• Politics & government
      July 2015

      The Global Minotaur

      America, Europe and the Future of the Global Economy

      by Yanis Varoufakis

      In this remarkable and provocative book, Yanis Varoufakis, former finance minister of Greece, explodes the myth that financialisation, ineffectual regulation of banks, greed and globalisation were the root causes of both the Eurozone crisis and the global economic crisis. Rather, they are symptoms of a much deeper malaise which can be traced all the way back to the Great Crash of 1929, then on through to the 1970s: the time when a Global Minotaur was born. Today's deepening crisis in Europe is just one of the inevitable symptoms of the weakening Minotaur; of a global system which is now as unsustainable as it is imbalanced. Going beyond this, Varoufakis reveals how we might reintroduce a modicum of reason into what has become a perniciously irrational economic order. An essential account of the socio-economic events and hidden histories that have shaped the world as we now know it

    • Politics & government
      February 2013

      The Global Minotaur

      America, Europe and the Future of the Global Economy

      by Yanis Varoufakis

      In this remarkable and provocative book, Greek Finance Minister Yanis Varoufakis explodes the myth that financialisation, ineffectual regulation of banks, greed and globalisation were the root causes of both the Eurozone crisis and the global economic crisis. Rather, they are symptoms of a much deeper malaise which can be traced all the way back to the Great Crash of 1929, then on through to the 1970s: the time when a 'Global Minotaur' was born. Just as the Athenians maintained a steady flow of tributes to the Cretan beast, so Europe and the rest of the world began sending incredible amounts of capital to America and Wall Street. Thus, the Global Minotaur became the 'engine' that pulled the world economy from the early 1980s through to the financial collapse of 2008.Today's deepening crisis in Europe is just one of the inevitable symptoms of the weakening Minotaur; of a global 'system' which is now as unsustainable as it is imbalanced. Going beyond this, Varoufakis lays out the options available to us for reintroducing a modicum of reason into a highly irrational global economic order.An essential account of the socio-economic events and hidden histories that have shaped the world as we now know it.

    • Economic systems & structures

      Breaking Through—The Birth of China’s Opening-up Policy

      by Lanqing Li (author)

      With an unmistakable sense of reality, thorough attention to minute detail and rich philosophical thoughts, Breaking Through—The Birth of China’s Opening-up Policy amounts to a living history of contemporary China. To be more specific, it is a book on the opening-up policy, a profoundly significant and influential event in human history, perhaps the greatest revolution of our time. Li Lanqing, one of the important figures in these events, provides the narrative ordered by his own memory. Breaking Through honors the 30th anniversary of the reform and openingup policy by telling an exciting, dramatic, and personal story, using many pictures, documents, and sources that have not been seen before. A living history of contemporary China A realistic interpretation of China at dawn of opening up to the outside world An inside story with many pictures, documents and sources that have not been revealed to the public before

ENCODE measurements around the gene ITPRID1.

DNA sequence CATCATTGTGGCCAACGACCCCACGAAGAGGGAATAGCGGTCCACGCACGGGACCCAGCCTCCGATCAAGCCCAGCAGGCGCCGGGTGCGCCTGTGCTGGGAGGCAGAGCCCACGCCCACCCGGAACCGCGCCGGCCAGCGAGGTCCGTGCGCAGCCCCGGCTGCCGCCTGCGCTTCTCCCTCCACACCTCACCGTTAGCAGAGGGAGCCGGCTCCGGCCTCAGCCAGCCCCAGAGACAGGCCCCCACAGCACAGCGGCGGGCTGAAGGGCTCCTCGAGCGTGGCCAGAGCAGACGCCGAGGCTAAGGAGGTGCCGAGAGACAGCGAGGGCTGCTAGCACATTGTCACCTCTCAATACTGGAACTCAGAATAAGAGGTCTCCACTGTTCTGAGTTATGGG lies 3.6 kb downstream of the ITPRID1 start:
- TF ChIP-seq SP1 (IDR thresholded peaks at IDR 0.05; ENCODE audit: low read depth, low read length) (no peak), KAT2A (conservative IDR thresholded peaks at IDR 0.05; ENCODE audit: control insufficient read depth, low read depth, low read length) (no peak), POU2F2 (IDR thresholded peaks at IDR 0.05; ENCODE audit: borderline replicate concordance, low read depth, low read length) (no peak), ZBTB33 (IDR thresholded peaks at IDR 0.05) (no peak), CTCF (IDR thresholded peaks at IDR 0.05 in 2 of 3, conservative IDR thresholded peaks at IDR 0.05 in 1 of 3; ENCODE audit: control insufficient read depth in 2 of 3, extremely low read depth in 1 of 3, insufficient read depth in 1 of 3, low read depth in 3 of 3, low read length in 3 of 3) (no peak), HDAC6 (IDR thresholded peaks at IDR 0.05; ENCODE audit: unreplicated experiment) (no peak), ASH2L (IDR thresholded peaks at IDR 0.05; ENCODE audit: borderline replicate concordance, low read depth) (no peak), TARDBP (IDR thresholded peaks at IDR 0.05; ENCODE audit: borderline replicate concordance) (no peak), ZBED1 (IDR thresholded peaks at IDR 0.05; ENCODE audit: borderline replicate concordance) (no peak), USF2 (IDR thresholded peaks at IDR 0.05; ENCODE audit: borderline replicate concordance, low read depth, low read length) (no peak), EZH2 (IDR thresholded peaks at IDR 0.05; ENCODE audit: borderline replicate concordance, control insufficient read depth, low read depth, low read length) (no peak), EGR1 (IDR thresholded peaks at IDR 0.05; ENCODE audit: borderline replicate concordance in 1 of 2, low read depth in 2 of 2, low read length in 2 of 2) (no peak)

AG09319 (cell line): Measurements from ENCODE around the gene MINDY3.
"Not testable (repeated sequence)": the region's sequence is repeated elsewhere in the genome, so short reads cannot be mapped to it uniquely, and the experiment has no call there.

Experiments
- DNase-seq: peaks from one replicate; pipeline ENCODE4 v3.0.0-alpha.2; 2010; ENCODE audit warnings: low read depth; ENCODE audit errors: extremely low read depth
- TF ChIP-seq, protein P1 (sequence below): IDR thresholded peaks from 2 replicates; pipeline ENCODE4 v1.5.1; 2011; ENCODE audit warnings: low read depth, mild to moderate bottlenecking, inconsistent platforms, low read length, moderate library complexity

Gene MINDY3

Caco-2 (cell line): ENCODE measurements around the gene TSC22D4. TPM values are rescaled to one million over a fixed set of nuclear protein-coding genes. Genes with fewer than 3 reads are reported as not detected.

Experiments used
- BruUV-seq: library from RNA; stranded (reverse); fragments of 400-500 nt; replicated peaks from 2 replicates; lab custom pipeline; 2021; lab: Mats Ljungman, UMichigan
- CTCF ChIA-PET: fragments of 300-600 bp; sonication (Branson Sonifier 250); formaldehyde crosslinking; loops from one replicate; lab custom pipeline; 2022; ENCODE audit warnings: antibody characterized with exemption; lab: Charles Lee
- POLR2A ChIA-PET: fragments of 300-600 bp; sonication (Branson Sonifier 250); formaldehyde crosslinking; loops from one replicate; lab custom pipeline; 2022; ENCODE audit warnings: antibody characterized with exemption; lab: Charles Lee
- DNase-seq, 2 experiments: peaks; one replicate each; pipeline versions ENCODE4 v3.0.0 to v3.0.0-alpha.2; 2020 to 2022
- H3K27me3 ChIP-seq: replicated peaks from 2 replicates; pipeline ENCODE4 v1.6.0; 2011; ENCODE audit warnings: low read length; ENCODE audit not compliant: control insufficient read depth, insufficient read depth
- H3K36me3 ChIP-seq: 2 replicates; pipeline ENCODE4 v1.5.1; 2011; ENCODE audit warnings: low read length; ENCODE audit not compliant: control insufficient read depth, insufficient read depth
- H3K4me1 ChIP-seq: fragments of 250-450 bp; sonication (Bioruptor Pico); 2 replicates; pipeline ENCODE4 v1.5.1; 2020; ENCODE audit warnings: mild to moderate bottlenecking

• Economic systems & structures

      The International Development of China

      by Yat-sen Sun (author)

      A rough sketch of Dr. Sun Yat-sen’s requirements to modernize China Elaborating an on Sun’s desire of how Nationalist China would carry out her program of economic reconstruction and development in terms of railroads and highways, river conservancy and irrigation, new ports and modern cities, basic industries

    • Business, Economics & Law
      November 2009

      Cheated not poisoned?

      Food regulation in the United Kingdom, 1875–1938

      by Michael French, Jim Phillips

      Newly available in paperback, this book provides the first comprehensive evaluation of Britain's food laws from the 1860s to the 1930s and the first analysis of the Victorian anti-adulteration legislation for over 25 years. The book brings important historical perspectives to the pressing contemporary debate about food safety and the most appropriate forms of regulation by indicating that government policy has historically been shaped by competing business and consumer-protectionist pressures. The book will interest teachers, students and general readers concerned with British history and economic and social history, and appeal to specialists in the fields of business history, regulation and food, medicine and nutrition. ;

    • Economic history
      September 2010

      History of Money

      From Ancient Times to the Present Day

      by Glyn Davies (Author)

      This is a straight-forward, readable account, written with the minimum of jargon, of the central importance of money in the ordinary business of the life of different people throughout the ages from ancient times to the present day. It includes the Barings crisis and the report by the Bank of England on Barings Bank; up-to-date information on the state of Japanese banking and the changes in the financial scene in the US. It also touches on the US housing market and the problem of negative equity. The paradox of why more coins than ever before are required in an increasingly cashless society is clearly explained, as is the role of the Euro coin as the lowest common denominator in Europe's controversial single currency system. The final section provides evidence to suggest that for most of the world's richer countries the era of persistent inflation may well be at an end. This new edition is updated and takes account of important recent developments such as the independence of the Bank of England, the introduction of Euro notes and coins from 1st of January 2002 and developments in electronic money.